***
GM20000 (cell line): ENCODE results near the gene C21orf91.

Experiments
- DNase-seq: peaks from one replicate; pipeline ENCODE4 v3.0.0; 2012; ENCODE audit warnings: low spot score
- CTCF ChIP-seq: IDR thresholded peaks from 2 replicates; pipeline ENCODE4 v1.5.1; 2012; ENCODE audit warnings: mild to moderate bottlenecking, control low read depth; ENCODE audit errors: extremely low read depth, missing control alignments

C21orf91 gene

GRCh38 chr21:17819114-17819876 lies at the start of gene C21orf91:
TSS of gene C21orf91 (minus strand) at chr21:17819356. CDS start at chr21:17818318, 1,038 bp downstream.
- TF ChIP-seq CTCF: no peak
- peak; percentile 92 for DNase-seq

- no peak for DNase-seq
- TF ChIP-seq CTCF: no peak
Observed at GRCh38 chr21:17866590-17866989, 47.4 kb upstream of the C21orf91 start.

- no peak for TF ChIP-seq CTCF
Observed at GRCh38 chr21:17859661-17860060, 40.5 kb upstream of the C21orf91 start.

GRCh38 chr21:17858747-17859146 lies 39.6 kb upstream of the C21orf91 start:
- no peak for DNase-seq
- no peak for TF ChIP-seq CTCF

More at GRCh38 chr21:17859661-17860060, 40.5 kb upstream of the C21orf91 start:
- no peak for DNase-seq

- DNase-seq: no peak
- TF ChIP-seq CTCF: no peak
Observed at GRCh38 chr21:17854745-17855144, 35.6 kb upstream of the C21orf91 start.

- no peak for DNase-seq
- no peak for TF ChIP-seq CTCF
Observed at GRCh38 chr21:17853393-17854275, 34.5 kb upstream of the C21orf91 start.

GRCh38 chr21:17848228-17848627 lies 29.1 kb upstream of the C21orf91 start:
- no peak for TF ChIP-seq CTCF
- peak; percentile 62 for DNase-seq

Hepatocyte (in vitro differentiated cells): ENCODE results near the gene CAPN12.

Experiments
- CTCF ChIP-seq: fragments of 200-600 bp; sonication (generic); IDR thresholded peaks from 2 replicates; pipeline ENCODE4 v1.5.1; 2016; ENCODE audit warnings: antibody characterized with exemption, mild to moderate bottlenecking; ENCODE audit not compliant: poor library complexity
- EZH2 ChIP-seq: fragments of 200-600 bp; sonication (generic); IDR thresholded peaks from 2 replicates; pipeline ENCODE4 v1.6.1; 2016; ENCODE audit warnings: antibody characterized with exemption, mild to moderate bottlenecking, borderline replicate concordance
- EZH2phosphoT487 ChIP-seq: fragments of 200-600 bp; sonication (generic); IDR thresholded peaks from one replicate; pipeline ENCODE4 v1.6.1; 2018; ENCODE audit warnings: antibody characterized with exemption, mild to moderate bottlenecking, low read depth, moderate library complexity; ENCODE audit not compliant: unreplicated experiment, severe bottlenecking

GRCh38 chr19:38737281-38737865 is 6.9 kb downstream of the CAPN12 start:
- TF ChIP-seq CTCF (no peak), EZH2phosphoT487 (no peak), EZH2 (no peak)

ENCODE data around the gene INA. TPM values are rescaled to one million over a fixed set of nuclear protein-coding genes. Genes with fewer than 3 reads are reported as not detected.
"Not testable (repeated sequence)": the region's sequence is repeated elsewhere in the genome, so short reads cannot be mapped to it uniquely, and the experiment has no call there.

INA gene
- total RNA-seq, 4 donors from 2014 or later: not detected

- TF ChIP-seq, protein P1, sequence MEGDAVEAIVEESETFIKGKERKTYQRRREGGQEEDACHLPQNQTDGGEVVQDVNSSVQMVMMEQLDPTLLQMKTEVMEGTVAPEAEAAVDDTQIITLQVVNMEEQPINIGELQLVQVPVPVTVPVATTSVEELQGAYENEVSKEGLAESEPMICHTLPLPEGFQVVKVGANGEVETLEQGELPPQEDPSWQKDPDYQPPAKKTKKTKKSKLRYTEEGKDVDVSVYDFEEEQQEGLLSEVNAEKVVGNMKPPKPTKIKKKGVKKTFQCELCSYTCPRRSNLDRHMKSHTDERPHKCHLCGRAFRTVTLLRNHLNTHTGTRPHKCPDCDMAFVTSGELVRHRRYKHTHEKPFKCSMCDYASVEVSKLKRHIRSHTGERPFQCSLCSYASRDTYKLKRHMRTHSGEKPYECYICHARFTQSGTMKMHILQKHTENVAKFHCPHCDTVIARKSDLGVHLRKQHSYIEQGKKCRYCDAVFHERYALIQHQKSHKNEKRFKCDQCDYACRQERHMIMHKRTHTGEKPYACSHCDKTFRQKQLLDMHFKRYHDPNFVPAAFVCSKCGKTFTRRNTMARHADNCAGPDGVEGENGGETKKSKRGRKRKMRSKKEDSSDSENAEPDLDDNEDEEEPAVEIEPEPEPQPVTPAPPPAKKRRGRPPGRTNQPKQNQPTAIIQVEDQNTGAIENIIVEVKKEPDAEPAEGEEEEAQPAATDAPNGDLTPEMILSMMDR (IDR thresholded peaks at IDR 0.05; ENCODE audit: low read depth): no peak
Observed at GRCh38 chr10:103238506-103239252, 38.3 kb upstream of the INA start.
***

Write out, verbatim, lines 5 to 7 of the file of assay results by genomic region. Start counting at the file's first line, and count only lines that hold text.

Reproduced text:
C21orf91 gene

GRCh38 chr21:17819114-17819876 lies at the start of gene C21orf91:
TSS of gene C21orf91 (minus strand) at chr21:17819356. CDS start at chr21:17818318, 1,038 bp downstream.